Daimler Majestic Major DQ450
|Manufacturer||The Daimler Company Limited|
|Production||1960–1968 1180 produced|
|Predecessor||Daimler One-O-Four DF310|
|Body style||4-door saloon|
|Engine||4½ litre V-8|
|Transmission||BW DG12 3-speed automatic with torque multiplier on 1st and 2nd|
|Wheelbase||114 in (2,900 mm)|
|Length||202 in (5,100 mm)|
|Width||73.75 in (1,873 mm)|
|Height||62.75 in (1,594 mm)|
|Kerb weight||4088 pounds 1854 kg|
|Related||Daimler Majestic DF316 3.8-litre 6-cyl. Daimler Limousine DR450|
The Daimler Majestic Major DQ450 was a large luxury saloon made by Daimler in Coventry between November 1960 and 1968, using a 4,561 cc V8 engine and offered as a much more powerful supplement to their then current Daimler Majestic.
A substantially lengthened limousine version of the same chassis and bodyshell, the Daimler DR450, was available from 1961 until the V8 engine ended production.
Though the Major was announced and displayed on 20 October 1959 at the London Motor Show, the car on the show stand was a prototype and production did not get under way until November 1960. It was offered as a supplement alongside the slightly shorter 3.8 litre Majestic released in 1958. Both cars used the same chassis and bodyshell, the Major having an extended boot as well as the new engine which was lighter and much more powerful.
The engine transformed the staid Majestic into a high performance car capable of 120 mph (190 km/h) and provided said both Motor Sport and The Autocar, sports saloon when not sportscar performance. At high speeds the car was very stable directionally and could be cornered safely very fast for such a large car. It is faster than a Mark X Jaguar up to 80 mph (130 km/h) despite its 1880 kg bulk and it has been said that Jaguar tried a Daimler 4.5 motor in a Mark X and it did 135 mph (218 km/h).
External differences from the Majestic were a D motif on top of the bonnet, cast-in V symbols on the ventilation air intakes and six inches added to the length of the car resulting in a longer boot and longer bumper returns. Twin exhaust pipes were displayed too. Front seats could be supplied as individual chairs or one bench.
4½ litre 220hp V8 Engine
Turner's engine produced a conservative 220 bhp (160 kW) at 5500 rpm and 283-foot-pounds (396 Nm) of torque at 3,200 rpm.By comparison a Jaguar Mark X also claimed 220hp but used a different scale of measurement.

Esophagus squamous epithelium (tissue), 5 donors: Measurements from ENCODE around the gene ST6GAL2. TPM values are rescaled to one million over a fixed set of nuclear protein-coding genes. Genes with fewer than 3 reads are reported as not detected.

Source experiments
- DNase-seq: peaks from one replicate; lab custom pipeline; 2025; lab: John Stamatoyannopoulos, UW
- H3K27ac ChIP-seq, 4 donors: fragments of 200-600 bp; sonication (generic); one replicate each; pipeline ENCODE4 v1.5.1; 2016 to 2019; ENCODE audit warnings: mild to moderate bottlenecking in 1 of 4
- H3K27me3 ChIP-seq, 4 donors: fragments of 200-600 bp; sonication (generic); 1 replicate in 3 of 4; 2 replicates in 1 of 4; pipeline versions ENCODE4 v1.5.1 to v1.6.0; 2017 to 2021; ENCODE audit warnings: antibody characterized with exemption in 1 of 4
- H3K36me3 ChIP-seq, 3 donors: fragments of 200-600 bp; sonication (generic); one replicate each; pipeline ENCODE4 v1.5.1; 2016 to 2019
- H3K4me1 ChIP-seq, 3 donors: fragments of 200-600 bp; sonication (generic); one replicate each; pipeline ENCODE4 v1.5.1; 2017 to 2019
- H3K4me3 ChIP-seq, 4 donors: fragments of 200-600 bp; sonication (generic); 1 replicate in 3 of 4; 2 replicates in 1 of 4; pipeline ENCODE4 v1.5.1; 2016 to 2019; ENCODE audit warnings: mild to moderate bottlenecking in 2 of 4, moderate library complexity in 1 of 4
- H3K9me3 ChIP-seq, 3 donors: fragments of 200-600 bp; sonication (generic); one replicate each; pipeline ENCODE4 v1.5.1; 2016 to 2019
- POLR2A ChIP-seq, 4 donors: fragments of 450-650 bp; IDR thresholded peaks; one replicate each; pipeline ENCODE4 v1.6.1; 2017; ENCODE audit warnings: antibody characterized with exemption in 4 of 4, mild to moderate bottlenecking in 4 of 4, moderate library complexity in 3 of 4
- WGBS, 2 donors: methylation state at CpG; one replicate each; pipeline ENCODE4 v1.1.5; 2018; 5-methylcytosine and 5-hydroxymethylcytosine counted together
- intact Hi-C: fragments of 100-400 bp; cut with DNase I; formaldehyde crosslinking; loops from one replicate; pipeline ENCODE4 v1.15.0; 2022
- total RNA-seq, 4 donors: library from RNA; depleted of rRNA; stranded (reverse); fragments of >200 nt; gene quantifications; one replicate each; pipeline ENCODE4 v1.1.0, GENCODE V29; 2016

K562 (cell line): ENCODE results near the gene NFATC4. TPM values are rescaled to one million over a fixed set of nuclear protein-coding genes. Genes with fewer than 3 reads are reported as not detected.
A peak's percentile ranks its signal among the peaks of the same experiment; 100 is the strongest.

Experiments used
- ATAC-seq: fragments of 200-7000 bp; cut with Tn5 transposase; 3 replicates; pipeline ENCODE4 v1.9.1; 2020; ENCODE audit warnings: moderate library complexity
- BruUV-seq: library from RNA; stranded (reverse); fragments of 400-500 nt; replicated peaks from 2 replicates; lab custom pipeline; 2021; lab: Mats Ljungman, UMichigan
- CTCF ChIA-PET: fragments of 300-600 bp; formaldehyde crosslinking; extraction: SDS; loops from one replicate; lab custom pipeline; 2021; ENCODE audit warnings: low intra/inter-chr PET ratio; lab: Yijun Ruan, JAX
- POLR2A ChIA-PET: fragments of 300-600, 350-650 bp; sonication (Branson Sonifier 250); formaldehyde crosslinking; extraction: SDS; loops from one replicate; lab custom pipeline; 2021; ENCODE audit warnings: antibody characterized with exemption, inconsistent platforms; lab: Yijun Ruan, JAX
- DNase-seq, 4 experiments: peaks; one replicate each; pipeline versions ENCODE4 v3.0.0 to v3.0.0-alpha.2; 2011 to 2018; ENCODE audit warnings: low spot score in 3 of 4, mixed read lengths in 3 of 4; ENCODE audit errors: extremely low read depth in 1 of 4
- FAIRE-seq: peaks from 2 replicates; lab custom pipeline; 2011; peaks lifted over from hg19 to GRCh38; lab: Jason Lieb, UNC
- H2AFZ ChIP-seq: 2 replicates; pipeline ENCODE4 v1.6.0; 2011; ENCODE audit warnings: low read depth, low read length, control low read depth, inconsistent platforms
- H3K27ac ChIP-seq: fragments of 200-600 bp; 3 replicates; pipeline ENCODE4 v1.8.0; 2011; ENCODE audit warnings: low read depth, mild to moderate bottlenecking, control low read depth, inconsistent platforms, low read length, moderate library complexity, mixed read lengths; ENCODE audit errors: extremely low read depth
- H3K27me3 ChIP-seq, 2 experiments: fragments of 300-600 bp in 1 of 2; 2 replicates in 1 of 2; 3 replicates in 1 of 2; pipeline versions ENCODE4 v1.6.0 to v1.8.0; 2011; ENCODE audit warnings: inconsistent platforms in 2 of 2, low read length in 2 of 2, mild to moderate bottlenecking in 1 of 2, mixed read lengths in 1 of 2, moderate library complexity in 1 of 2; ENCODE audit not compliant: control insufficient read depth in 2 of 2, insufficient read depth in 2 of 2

Chassis and Body
It was built on Daimler's standard (first produced by Daimler in 1937) massive cruciform-braced box-section chassis with their conventional coil-sprung independent front suspension and a well located 'live' rear axle using semi-elliptic leaf springs. As with the Majestic, there were four-wheel Dunlop disc brakes with a vacuum servo.
The combination of an imported Borg-Warner DG (Detroit Gear) 12 automatic transmission, power steering and Dunlop's power disc brakes on all wheels made the Major in those respects a mechanically advanced car for its time. Its body, however, was originally designed for the Majestic by Daimler subsidiary, the old coachbuilding firm Carbodies and they provided the bodies in conjunction with Park Sheet Metal. They were finished in cellulose paints allowing a selection of colours not available in the new synthetic finishes used by Jaguar. They were built at Browns Lane on separate hand-moved lines.
The Majestic Major's turning circle was 42 feet (12.8 m). The car was not one for manoeuvering in tight spaces; even with (initially only optional) power steering, 4.5 turns lock to lock were required.
Later versions were supplied with power steering as standard, a limited slip differential and an alternator.
The bodies were of all steel construction. Although zinc phosphate coated they deteriorated more rapidly than expected of coachwork on a Daimler chassis.
The British The Motor magazine tested a Majestic Major with power steering in 1961 and recorded a top speed of 122.3 mph (196.8 km/h) and acceleration from 0-60 mph (97 km/h) in 9.7 seconds. A "touring" fuel consumption of 16.9 miles per gallon(imperial) was recorded. On the home market, as tested, the car cost £3166 including taxes of £955.